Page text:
Wintertime Air-Sea Heat and Carbon Exchange in the Gulf Stream Observed with an Autonomous Wind-powered Surface Vehicle
The second annual Saildrone Award 30-day mission was awarded to a team led by Dr. Jaime Palter at the University of Rhode Island to study Western Boundary Currents, starting in early 2019.
Western Boundary Currents, for example, the Gulf Stream, endure the most intense air-sea heat exchange and the strongest CO2 uptake in the world ocean. Because of the short space and time scales characterizing their variability, they present tremendous observing challenges that are not easily addressed with traditional methods. Thus, their contribution to the global ocean carbon budget remains poorly quantified. Saildrone provides a platform capable of long-endurance, high-speed, accurate lower atmosphere, and surface ocean measurements.
The team will use a saildrone to measure wintertime surface heat and CO2 fluxes across the Gulf Stream. Despite a rich history of observations, the proposed mission will provide the most detailed data on the wintertime evolution of CO2 in the Gulf Stream from Cape Hatteras North Carolina to a position about 1,000 kilometers offshore. With these observations, the scientists will answer a number of open questions about the rate and location of the CO2 uptake in the Gulf Stream and nearby regions, the driving mechanisms, and the response to anthropogenic emissions. Moreover, we will use the lessons we learn in the Gulf Stream to evaluate the capability of Saildrone to provide an observing strategy for more remote and chronically under-sampled Western Boundary Currents in other parts of the ocean.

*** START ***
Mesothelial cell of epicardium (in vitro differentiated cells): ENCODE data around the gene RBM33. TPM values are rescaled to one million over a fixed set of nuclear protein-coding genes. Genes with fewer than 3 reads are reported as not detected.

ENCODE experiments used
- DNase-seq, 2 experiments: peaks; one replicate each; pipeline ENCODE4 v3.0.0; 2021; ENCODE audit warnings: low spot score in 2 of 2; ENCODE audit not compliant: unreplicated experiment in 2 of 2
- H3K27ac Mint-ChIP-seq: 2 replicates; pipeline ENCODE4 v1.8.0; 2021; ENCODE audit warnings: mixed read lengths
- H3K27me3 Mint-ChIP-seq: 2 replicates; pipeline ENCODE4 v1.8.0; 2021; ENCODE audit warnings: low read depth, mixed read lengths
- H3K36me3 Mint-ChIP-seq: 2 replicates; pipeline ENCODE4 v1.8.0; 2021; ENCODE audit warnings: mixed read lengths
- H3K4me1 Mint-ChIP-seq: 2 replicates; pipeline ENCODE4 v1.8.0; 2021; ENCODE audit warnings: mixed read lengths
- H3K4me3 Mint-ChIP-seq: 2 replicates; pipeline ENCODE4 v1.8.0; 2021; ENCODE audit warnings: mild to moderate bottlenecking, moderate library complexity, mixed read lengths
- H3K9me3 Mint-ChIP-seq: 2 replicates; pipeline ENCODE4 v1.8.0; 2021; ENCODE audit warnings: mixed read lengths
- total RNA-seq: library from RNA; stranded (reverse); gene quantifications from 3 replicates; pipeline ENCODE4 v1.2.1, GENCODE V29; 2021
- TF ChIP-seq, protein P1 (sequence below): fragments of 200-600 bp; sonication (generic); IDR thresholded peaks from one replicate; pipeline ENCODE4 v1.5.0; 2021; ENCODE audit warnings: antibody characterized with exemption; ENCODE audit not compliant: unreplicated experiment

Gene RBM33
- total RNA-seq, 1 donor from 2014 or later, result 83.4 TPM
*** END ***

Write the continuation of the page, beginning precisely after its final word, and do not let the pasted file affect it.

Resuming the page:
This project addresses a key scientific question with immense societal value: Quantifying the ocean carbon sink is a grand challenge for oceanographers in a time of global change, and the Western Boundary Currents are frontier regions for such quantification. The work with Saildrone to quantify CO2 uptake and understand its key controls in the Gulf Stream will provide a necessary proof-of-concept test of a novel observing strategy. In so doing, Dr. Palter hopes to provide a path forward to help close the global carbon budget.